Skip to main content

Top 10 Reasons to Go to the Pallimed/GeriPal Party at the AAHPM & HPNA Annual Assembly


Here are the top 10 reasons why you should come to the Annual Pallimed/GeriPal Party hosted during the AAHPM / HPNA Annual Assembly. Before I begin, let me just say that the party was a blast last year. This year, thanks to Christian Sinclair, we have reserved the Showcase Restaurant & Bar in the Marriott Pinnacle Hotel (1122 West Hastings Street) on Thursday, February 17 from 8:00pm to 11:00pm. The party is open to all, so drop on by.

Still not convinced. Here are my top 10 reasons:

Fig. 1
  1. You recently read the latest JAMA article about unprofessional behavior by health care professionals on twitter and thought to yourself - "those are my kind of people".
  2. You sat through workshops, boot camps, posters, plenaries, case conferences, and SIGs, and not once did someone offer to buy you a beer.
  3. You need a break from all that palliative caring and hospicing.
  4. You feel a need to dispel the myth that Christian Sinclair is a virtual being who was created by Drew Rosielle after he scanned images from palliative care journals and prognosis data into his computer during a weird electrical storm, and that following a freak power surge, Christian emerged (see Figure 1 for an artist's rendition of Christian).
  5. You think that Labatt, Molson and Sleeman are the authors of the recent palliative care prolongs life NEJM article. 
  6. You heard Diane Meier's talk about ‘optics’ last year and wondered if she was referring to beer goggles and their effect on palliative care marketing.
  7. You are planning to ski the entire time you are in Vancouver and need to figure out some way to get CME credit (please note, this event is not officially sanctioned by AAHPM or HPNA).
  8. You spent your entire per diem on a bag of in-flight peanuts and desperately need free food.
  9. You went to the social media session (1:30 to 2:30 on Thursday) and thought these people would be a lot more persuasive after a couple beers.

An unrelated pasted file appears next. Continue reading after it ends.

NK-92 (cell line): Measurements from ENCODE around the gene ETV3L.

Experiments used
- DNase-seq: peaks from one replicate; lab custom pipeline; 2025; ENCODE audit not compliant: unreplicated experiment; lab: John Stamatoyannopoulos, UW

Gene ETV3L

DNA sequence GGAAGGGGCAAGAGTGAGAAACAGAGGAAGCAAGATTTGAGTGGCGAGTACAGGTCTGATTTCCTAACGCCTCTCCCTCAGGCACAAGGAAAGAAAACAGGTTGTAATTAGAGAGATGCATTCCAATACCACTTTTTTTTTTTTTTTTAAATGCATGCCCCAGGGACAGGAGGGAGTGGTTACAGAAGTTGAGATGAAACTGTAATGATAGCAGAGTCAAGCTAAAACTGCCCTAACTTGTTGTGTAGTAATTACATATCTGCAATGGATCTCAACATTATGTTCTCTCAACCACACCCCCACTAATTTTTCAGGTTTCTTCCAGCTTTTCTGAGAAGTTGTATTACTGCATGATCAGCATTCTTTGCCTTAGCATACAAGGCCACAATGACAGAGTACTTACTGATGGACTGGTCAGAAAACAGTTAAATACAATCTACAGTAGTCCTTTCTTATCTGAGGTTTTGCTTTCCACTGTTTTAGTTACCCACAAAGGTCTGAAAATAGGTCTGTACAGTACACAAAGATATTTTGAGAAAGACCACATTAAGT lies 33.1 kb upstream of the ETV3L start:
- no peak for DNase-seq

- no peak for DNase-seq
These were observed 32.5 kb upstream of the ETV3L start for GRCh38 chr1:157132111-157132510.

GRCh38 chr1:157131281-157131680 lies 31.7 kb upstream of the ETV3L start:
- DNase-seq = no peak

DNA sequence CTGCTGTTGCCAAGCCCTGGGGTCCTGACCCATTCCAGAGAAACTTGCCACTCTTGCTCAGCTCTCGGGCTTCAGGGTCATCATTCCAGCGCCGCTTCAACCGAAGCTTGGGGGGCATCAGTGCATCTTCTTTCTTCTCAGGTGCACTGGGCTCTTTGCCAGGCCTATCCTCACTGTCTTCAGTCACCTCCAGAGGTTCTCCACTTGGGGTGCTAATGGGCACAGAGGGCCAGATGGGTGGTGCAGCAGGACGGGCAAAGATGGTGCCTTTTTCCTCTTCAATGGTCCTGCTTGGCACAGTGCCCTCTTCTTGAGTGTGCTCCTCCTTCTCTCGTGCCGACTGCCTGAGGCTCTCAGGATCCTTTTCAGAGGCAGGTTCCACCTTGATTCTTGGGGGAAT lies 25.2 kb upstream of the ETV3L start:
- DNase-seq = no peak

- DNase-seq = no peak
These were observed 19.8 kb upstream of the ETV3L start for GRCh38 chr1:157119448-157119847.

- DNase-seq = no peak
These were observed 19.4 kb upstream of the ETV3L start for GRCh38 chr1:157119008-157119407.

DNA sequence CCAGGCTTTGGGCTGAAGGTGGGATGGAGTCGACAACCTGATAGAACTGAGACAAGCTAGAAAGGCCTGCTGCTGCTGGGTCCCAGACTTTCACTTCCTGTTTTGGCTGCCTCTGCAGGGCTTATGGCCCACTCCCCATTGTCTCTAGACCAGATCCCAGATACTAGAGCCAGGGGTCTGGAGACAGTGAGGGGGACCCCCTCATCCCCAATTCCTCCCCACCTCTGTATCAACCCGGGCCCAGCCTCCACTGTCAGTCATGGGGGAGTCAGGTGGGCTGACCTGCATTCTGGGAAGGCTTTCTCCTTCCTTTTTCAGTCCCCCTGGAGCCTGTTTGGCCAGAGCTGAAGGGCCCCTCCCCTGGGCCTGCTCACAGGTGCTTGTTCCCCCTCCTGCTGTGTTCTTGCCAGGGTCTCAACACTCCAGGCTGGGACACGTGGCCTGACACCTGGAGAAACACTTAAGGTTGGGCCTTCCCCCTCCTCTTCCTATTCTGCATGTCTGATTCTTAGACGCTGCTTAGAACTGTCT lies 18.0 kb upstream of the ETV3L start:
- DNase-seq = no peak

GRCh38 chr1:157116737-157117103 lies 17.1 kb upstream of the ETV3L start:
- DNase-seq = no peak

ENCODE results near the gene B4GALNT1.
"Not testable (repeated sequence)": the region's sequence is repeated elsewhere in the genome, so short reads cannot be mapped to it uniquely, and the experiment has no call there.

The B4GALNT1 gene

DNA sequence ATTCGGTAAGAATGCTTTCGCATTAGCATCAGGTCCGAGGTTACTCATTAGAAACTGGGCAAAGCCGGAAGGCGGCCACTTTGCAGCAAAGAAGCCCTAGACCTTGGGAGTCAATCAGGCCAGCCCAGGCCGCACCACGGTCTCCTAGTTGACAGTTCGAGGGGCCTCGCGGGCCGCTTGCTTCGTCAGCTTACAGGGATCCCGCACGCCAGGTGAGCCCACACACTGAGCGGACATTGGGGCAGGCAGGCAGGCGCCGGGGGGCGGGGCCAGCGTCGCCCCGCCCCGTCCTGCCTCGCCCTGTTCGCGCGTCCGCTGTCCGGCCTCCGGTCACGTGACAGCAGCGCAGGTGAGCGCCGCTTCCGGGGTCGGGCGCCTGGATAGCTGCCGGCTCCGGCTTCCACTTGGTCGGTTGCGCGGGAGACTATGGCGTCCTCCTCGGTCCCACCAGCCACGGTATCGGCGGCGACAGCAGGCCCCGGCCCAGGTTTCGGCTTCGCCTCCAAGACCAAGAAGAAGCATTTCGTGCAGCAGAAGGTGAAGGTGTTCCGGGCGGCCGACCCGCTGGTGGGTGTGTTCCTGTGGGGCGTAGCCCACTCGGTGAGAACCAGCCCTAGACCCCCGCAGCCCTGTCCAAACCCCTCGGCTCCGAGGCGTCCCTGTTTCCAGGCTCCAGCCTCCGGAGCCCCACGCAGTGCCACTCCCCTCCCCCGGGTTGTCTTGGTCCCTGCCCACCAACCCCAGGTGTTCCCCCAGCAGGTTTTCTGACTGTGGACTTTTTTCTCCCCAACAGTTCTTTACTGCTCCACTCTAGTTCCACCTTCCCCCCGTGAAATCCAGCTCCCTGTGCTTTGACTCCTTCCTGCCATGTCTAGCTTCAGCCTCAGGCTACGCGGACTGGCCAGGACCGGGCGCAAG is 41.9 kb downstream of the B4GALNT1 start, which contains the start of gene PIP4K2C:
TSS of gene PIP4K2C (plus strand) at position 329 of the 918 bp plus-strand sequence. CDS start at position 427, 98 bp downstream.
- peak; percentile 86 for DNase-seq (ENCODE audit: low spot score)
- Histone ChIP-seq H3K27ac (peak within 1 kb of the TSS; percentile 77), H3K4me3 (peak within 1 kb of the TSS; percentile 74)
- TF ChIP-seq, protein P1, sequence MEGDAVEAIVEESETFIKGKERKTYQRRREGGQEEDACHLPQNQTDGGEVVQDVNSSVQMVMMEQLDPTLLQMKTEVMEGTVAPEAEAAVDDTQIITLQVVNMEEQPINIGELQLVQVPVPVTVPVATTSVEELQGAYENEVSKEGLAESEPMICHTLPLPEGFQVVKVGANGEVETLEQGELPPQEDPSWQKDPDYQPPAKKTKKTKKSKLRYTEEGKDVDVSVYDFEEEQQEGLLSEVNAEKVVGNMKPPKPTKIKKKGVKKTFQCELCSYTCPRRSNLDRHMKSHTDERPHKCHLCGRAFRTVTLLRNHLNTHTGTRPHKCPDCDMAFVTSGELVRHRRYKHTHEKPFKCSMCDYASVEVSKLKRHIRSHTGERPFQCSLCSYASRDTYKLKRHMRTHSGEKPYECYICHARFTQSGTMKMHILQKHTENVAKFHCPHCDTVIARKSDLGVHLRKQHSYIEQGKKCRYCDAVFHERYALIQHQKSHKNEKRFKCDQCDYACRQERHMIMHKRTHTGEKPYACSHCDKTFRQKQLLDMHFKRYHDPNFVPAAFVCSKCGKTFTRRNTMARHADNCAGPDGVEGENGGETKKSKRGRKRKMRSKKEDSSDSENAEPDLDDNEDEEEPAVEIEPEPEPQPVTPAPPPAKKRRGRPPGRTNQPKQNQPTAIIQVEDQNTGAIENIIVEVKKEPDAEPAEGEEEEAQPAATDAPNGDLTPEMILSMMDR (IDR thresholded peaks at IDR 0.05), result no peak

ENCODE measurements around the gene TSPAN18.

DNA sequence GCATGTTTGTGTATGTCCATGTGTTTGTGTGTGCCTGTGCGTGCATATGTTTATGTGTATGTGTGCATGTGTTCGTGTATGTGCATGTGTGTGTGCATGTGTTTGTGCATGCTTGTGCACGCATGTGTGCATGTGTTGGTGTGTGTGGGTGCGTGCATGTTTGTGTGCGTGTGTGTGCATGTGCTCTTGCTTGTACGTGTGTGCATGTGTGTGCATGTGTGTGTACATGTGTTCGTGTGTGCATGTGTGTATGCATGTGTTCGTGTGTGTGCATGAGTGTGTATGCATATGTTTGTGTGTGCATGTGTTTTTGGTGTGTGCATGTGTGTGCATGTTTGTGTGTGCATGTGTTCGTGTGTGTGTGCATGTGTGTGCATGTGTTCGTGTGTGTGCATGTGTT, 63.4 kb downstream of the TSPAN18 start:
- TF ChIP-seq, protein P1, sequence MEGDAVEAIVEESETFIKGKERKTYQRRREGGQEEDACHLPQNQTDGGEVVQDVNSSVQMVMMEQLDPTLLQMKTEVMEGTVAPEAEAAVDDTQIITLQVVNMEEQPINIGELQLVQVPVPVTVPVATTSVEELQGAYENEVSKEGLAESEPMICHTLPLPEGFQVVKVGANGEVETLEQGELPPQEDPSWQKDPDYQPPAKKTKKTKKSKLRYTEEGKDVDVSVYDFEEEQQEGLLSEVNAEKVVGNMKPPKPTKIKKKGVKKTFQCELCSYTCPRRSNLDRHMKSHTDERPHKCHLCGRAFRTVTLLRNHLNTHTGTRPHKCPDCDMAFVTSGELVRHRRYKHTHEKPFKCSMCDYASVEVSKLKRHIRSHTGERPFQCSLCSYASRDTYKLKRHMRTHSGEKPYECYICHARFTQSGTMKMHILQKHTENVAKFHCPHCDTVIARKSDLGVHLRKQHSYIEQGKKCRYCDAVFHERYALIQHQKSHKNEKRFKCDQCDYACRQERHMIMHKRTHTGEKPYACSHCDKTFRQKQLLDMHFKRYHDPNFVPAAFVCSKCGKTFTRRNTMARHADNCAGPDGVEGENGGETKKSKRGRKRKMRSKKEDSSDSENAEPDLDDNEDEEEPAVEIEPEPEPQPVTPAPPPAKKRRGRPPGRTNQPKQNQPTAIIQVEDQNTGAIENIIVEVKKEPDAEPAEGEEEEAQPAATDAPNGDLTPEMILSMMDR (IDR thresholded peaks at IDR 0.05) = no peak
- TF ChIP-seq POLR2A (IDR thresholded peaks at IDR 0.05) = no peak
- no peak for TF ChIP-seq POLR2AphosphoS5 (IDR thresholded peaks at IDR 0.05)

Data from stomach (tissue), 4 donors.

10. You spent the last 3 months working on your poster for the abstract session, only to find out that it was somehow replaced with a movie poster of 'Strange Brew':



by: Eric Widera

Comments

Paul Tatum said…
Number 11: You understood Atul Gawande's article "Letting Go" to mean that you should drop all pretense and belt out Lady Gaga tunes while standing on the bar.
Hilarious! You should all come.

Christian
Gail Cooney said…
#12. people will think I m younger if I hang out with you guys!

Popular posts from this blog

Geroscience and it's Impact on the Human Healthspan: A podcast with John Newman

Ok, I'll admit it. When I hear the phrase "the biology of aging" I'm mentally preparing myself to only understand about 5% of what the presenter is going to talk about (that's on a good day).  While I have words like telomeres, sirtuins, or senolytics memorized for the boards, I've never been able to see how this applies to my clinical practice as it always feels so theoretical.  Well, today that changed for me thanks to our podcast interview with John Newman, a "geroscientist" and geriatrician here at UCSF and at the Buck Institute for Research on Aging.

In this podcast, John breaks down what geroscience is and how it impacts how we think about many age-related conditions and diseases. For example, rather than thinking about multimorbidity as the random collection of multiple different clinical problems, we can see it as an expression of the fundamental mechanisms of aging. This means, that rather than treating individuals diseases, targeting …

The Dangers of Fleet Enemas

The dangers of oral sodium phosphate preparations are fairly well known in the medical community. In 2006 the FDA issued it’s first warning that patients taking oral sodium phosphate preparations are at risk for potential for acute kidney injury. Two years later, over-the-counter preparations of these drugs were voluntarily withdrawn by the manufacturers.  Those agents still available by prescription were given black box warnings mainly due to acute phosphate nephropathy that can result in renal failure, especially in older adults. Despite all this talk of oral preparations, little was mentioned about a sodium phosphate preparation that is still available over-the-counter – the Fleet enema.

Why Oral Sodium Phosphate Preparations Are Dangerous 

Before we go into the risks of Fleet enemas, lets spend just a couple sentences on why oral sodium phosphate preparations carry significant risks. First, oral sodium phosphate preparations can cause significant fluid shifts within the colon …

Length of Stay in Nursing Homes at the End of Life

One out of every four of us will die while residing in a nursing home. For most of us, that stay in a nursing home will be brief, although this may depend upon social and demographic variables like our gender, net worth, and marital status. These are the conclusions of an important new study published in JAGS by Kelly and colleagues (many of whom are geripal contributors, including Alex Smith and Ken Covinsky).

The study authors used data from the Health and Retirement Study (HRS) to describe the lengths of stay of older adults who resided in nursing homes at the end of life. What they found was that out of the 8,433 study participants who died between 1992 and 2006, 27.3% of resided in a nursing home prior to their death. Most of these patients (70%) actually died in the nursing home without being transferred to another setting like a hospital.

 The length of stay data were striking:

the median length of stay in a nursing home before death was 5 months the average length of stay was l…